“Yeah, Duane. Just give me a minute to fill my Thermos.” Unscrewing the cap, he held the wide opening beneath the spigot and, pressing the handle, filled his Thermos from the 40-cup, stainless steel percolator that sat on a side table in the mess hall twenty-four hours a day.
Preparing and making the large pot of coffee was the last job of that day’s mess attendant, which yesterday—so, what else was new—was Mitchell.
Men having KP would normally have a twenty-four hour grace period from all watches…unless your name was Lipensky and your captain was Floyd Richard Ewing.
The men at Rockaway Lifeboat Station were all aware of his hopeless and helpless situation, and most of them, glad it was he and not they, went out of their way to show Mitchell some degree of empathy.
“Okay, Duane, all set. Let’s go.”
On their way out, “Phil,” Merton poked his head into the communication room. “Minnie ought’a be down any second.”
“Yeah, Duane, thanks.” From inside the glass enclosure, Machinist Mate Third Class Philip Mallard waved at the two men as they went by.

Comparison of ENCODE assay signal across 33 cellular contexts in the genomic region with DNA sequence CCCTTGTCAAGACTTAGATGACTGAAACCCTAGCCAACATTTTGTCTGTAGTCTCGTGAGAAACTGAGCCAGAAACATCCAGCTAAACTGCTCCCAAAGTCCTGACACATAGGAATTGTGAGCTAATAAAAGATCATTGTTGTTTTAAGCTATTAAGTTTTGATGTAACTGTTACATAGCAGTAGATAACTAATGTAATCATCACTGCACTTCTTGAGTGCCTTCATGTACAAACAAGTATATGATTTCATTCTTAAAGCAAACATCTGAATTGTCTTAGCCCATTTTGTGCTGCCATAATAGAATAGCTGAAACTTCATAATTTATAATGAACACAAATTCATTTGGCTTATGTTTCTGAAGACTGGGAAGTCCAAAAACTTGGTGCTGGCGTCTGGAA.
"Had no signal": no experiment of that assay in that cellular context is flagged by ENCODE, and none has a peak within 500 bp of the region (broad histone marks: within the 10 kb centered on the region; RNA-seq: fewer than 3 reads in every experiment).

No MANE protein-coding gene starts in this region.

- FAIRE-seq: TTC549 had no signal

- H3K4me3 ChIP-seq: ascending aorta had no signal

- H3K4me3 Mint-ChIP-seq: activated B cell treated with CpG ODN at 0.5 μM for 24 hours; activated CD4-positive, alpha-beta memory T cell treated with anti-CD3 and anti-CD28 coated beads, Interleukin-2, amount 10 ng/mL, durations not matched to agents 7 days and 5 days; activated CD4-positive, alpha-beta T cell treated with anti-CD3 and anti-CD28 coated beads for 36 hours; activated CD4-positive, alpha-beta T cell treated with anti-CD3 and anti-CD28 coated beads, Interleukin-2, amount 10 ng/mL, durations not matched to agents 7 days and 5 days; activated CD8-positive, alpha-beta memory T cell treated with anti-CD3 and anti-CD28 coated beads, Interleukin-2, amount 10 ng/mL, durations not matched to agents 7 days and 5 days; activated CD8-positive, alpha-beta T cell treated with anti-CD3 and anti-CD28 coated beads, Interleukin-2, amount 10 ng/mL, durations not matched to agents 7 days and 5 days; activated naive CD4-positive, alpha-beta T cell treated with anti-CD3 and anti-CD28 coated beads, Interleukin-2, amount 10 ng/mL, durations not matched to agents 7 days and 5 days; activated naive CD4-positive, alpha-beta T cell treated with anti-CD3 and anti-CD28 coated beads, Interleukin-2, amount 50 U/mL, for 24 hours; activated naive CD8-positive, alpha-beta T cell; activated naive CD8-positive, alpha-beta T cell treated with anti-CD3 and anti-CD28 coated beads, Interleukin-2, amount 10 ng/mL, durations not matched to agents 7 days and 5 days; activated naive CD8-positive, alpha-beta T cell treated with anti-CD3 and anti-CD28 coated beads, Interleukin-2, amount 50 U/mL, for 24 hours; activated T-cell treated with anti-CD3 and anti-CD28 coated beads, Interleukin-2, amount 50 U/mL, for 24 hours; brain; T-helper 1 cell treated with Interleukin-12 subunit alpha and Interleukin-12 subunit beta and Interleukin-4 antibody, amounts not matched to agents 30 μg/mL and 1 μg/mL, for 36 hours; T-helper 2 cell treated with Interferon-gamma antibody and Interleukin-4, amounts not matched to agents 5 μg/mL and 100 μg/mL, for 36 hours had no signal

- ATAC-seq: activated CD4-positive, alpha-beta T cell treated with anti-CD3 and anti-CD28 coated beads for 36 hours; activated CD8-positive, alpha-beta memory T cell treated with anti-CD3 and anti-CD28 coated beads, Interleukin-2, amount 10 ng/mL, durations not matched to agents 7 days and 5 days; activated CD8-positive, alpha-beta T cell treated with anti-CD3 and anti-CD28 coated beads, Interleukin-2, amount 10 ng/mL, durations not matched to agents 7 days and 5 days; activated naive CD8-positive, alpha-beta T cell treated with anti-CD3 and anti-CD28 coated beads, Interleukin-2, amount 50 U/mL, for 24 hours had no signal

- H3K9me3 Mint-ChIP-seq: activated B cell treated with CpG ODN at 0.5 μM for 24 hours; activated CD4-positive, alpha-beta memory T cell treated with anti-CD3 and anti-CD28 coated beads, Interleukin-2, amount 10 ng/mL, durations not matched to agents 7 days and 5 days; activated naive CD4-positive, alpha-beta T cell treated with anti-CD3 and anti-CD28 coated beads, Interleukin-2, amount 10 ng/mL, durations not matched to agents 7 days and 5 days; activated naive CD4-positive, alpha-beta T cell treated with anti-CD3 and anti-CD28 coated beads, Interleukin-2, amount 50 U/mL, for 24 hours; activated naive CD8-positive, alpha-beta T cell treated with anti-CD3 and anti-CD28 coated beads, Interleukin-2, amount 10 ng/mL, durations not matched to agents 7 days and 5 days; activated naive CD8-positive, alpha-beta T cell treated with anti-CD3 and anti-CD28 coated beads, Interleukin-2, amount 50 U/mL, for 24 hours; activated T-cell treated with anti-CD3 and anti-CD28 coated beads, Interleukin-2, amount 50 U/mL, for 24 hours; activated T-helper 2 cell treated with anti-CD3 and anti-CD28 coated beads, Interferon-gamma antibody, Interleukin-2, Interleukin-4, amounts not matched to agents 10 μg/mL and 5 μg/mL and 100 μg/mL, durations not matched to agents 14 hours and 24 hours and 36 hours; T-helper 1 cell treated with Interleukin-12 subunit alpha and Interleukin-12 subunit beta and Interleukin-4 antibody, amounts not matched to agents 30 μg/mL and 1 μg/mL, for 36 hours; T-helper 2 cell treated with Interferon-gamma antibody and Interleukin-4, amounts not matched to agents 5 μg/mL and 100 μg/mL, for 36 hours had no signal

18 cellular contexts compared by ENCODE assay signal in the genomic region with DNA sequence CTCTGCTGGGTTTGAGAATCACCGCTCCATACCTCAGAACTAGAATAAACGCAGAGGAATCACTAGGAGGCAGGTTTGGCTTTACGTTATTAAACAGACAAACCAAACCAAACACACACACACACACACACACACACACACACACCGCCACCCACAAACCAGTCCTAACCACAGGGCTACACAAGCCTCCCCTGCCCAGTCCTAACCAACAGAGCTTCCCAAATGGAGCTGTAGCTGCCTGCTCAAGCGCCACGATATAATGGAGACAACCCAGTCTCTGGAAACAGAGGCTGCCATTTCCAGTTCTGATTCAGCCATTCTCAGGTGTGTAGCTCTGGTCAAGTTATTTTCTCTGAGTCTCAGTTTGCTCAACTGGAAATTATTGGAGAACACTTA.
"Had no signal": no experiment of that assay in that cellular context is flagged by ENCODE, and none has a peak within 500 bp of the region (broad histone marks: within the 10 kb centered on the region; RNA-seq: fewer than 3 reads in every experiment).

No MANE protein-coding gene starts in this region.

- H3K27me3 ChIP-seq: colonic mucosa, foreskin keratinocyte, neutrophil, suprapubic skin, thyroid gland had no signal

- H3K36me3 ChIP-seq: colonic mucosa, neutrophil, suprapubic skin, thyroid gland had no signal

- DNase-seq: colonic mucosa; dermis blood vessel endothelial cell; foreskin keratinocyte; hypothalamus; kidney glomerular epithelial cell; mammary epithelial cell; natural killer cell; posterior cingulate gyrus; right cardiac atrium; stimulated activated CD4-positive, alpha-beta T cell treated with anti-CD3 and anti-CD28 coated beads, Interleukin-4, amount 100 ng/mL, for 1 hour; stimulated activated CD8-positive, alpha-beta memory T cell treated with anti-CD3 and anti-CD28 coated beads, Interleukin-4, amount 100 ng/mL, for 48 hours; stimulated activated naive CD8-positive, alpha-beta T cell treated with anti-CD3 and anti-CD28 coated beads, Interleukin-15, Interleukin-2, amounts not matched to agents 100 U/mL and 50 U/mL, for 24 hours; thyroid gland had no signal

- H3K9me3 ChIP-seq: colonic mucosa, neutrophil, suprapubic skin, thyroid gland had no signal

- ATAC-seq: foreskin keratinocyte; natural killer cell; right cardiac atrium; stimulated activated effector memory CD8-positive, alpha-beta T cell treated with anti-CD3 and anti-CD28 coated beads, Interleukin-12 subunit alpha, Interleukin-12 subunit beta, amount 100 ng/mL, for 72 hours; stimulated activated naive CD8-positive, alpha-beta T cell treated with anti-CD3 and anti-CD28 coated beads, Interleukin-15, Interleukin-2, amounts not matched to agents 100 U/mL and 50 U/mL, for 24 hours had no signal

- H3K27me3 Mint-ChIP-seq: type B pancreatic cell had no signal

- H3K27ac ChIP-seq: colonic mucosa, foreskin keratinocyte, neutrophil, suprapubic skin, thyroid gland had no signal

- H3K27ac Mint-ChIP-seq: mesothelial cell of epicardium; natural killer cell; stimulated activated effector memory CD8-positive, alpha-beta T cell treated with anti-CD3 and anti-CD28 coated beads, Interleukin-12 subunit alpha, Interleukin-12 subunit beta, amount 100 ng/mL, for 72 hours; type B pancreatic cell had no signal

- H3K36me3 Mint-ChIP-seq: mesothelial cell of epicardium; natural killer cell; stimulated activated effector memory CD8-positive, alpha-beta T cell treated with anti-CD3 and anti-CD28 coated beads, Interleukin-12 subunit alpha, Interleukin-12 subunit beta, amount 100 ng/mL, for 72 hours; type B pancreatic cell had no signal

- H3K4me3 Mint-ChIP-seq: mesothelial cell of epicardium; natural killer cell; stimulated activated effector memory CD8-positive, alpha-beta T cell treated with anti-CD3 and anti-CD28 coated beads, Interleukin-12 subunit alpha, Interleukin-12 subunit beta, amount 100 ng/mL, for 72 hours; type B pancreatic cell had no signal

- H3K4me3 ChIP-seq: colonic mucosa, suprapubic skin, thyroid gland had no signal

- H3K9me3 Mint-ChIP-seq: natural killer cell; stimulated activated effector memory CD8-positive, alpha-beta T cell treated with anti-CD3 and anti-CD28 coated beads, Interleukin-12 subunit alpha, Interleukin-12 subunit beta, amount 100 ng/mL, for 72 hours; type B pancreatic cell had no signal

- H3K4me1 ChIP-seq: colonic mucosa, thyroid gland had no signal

Even though it was mid August, the early morning was chilly and both men wore khaki watch jackets with the words U.S.C.G. Rockaway LB Station stenciled in black across the back.
The revving of the motor in the Ford pickup always seemed to be excessively loud in the very early or very late hours and Mitchell was always glad that his room was at the far end of the building, and not nearer the garage.
Putting the truck into gear, Merton stamped on the accelerator and the Ford squealed out of the compound and onto Rockaway Beach Boulevard, which at Rockaway Point was nothing more than a bumpy, twisting, two-lane road.
Both windows open, the night air chilling him, rolling his window up, the fur-like collar about his ears, Mitchell hunched into the warmth of the jacket.
Jolting along the road, rather than slowing, Merton downshifted as the Ford cornered, then upshifted as it came out of the bend. Shooting a sharp hump, leaving the blacktop, the shock absorbers clanked at the concussion as the wheels made contact with the road again.
They roared past The Rockaway Bar & Grill, past rows of blackened cottages, past Pete’s Tavern, past The Rockaway Eatery and Bait Store, past more cottages… and then all signs of human habitation disappeared and the last mile of the bone-jarring, four-mile ride was nothing but barren rock and weed-choked, sandy soil.
There it is!